EDIT: Shorter cranks are also often more fun, since shorter cranks are faster, and going faster is more exciting. I should switch to 125mm, and force myself to learn using the brake for bigger jumps. Right now I found my legs limit at a 1,80m drop with perfect landing (this: https://www.instagram.com/p/BUaB7vngXm5/?taken-by=finnspin_unicycles), I can’t stop the momentum there. If I’d be able to use the brake, I could probably land that drop, even with 125mm cranks.
Yeah, Christian (Hörner) was also telling me to use shorter cranks.
Yeah, I also learned last weekend that I’ve been doing drops wrong as I have not been using the brake at all. I think that was the main reason why I haven’t felt comfortable going shorter as I have been needing the extra leverage of the long crank to land drops/jumps (not that I’m doing anything close to 1.8m, more like 1m). So I will definitely have to work on using the brake for drops and jumps.
@Finnspin: ah, from the video I recognize you, I think from Elsbet. See you on Friday in Steinach. Hope the weather doesn’t suck (lots of rain forecast for Friday morning).
When they said everything were they just talking about Downhill races? That would make sense to me, and maybe Cross Country, but any proper uphill would seem to kill your speed pretty fast. Either that, or their knees will all need replacing by the time they’re 30 years old.
But this thread tempts me to play around with the 137 holes a bit more, especially on downhill-ish areas, while I play catch-up on learning to use a brake. I only got my first non-36" uni with a brake last summer!
I think they meant almost all general riding and training, i.e. so that you get used to riding on the short cranks. For the actual uphill competition maybe a bit longer… although I think even here they were using relatively short cranks. On my training runs (unfortunately only two), Maksym recommended trying to ride with 127s (I have an effective diameter of 30.5" on my 29+ and tried but couldn’t power the 127s and had to dismount about 1/4 the way up, so used the 150s instead – but I also don’t train for extended steep uphill like that but only ride what “exists” around me being either short and steep or long and not so steep <15%). He then offered me his 137s to use but I (correctly) declined as in the race I dismounted on the 150s twice anyway.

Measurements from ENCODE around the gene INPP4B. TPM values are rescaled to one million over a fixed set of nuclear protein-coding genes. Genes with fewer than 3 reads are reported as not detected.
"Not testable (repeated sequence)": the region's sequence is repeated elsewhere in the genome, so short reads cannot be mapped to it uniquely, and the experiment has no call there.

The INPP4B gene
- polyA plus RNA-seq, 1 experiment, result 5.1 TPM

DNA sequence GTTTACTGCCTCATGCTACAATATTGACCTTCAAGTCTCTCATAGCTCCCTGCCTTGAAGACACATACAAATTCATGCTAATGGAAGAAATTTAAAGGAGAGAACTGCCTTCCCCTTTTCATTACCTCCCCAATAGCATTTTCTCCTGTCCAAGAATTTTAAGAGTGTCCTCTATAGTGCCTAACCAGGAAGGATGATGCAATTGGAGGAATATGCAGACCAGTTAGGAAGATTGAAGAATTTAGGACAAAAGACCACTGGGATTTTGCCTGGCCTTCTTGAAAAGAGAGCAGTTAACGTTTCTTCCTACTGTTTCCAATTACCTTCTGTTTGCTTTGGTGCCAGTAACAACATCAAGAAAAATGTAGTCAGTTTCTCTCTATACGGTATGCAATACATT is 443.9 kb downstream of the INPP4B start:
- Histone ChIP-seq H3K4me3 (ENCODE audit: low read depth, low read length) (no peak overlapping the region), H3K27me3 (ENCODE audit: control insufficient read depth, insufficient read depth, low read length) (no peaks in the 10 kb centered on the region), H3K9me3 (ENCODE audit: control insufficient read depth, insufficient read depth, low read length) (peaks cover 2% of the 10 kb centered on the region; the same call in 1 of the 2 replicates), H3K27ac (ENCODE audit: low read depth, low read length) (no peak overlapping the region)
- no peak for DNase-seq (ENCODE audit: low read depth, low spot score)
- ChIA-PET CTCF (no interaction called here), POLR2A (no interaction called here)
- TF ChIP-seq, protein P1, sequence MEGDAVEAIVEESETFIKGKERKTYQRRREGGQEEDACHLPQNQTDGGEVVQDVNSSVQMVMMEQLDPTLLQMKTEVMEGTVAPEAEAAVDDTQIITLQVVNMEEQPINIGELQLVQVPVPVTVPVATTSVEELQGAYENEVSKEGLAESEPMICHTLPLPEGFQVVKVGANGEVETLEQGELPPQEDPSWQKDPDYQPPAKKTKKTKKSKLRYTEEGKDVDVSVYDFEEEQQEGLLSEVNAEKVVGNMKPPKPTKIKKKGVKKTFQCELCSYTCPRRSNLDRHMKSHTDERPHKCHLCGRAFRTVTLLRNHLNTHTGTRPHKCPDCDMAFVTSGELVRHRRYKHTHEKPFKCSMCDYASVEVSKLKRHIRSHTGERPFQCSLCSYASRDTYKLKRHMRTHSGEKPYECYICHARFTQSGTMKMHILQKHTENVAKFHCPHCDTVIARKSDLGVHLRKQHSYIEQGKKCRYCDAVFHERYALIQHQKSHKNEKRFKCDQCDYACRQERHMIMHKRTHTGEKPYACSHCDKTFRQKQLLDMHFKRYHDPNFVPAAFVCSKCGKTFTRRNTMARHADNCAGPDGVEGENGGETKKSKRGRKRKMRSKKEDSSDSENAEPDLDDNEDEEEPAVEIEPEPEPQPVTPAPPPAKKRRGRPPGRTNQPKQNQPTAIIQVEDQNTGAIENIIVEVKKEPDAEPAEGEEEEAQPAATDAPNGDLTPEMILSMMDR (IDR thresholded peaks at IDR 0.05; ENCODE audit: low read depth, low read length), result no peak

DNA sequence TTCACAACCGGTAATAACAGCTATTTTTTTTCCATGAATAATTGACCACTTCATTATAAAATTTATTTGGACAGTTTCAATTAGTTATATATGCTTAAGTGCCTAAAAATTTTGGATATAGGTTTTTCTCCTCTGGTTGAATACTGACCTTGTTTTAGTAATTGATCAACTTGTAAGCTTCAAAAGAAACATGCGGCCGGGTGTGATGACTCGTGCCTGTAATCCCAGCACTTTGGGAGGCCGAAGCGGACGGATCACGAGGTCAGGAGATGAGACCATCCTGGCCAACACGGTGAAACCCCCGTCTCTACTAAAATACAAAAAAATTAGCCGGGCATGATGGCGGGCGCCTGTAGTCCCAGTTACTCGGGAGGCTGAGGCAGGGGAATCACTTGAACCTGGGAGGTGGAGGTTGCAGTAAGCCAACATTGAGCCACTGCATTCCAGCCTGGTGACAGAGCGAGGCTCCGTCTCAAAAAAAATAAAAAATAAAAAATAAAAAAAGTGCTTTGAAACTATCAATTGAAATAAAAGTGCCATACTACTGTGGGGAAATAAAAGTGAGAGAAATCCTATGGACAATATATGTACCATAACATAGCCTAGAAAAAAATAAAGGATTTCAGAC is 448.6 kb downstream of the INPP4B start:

I think Maksym used 127s on a 27.5 for the uphill (no dismount and 5th place behind 4 local riders all from Villanders) and I believe most of the Villanders riders used something around 117-127 on 27.5". (and I think I remember Maksym saying the Uphill was less steep than that of Unicon 2016 in Spain but I might be wrong).
Note: I just checked the Unicon 18 (Spain) results and a lot of the top Muni riders were at the Villanders race (With over half of those riders being from the Villanders Unicycle Club):
Uphill: top 1 + 6 of top 15 (4 Villanders)
Downhill: top 2 + top 7 of top 15 (5 Villanders)
XC: #2 + 7 of top 11 (4 Villanders)
So I guess their success suggests that their on to something…
I’ll try and pay more attention and ask more this weekend at the German nationals.
I personally tried them but didn’t feel ready yet. I know the Lichtenstein riders like Turtle (extreme alpine terrain) swear by them.
But I’m just racking my brain, and I can’t recall a single unicyclist with bars for the downhill, cross-country OR the uphill last weekend… Although it does seem like especially for the uphill it would be helpful.
Does anyone know if there are any restrictions on the use of bars for muni in UCI? I’m pretty sure I’ve seen people use them in races? But would suggest that most of the best riders are choosing not to…
No restrictions on bars in the IUF (or USA) rules. They are probably less necessary for shorter races, or for uphill races. In those cases it might be extra weight you can do without. But for anything with steep downhills, if you have your brake lever mounted for handlebar use, naturally you would want to keep them on there.
For all that short-crank riding, I bet those fast riders are all leaning toward lighter wheels. I like the tire that came with my KH 26" last year, but at 3" there’s a lot to it, and it also raises the diameter. For a race, comfort is a low priority so a lighter tire, which may be skinnier, is what people may want for faster speeds.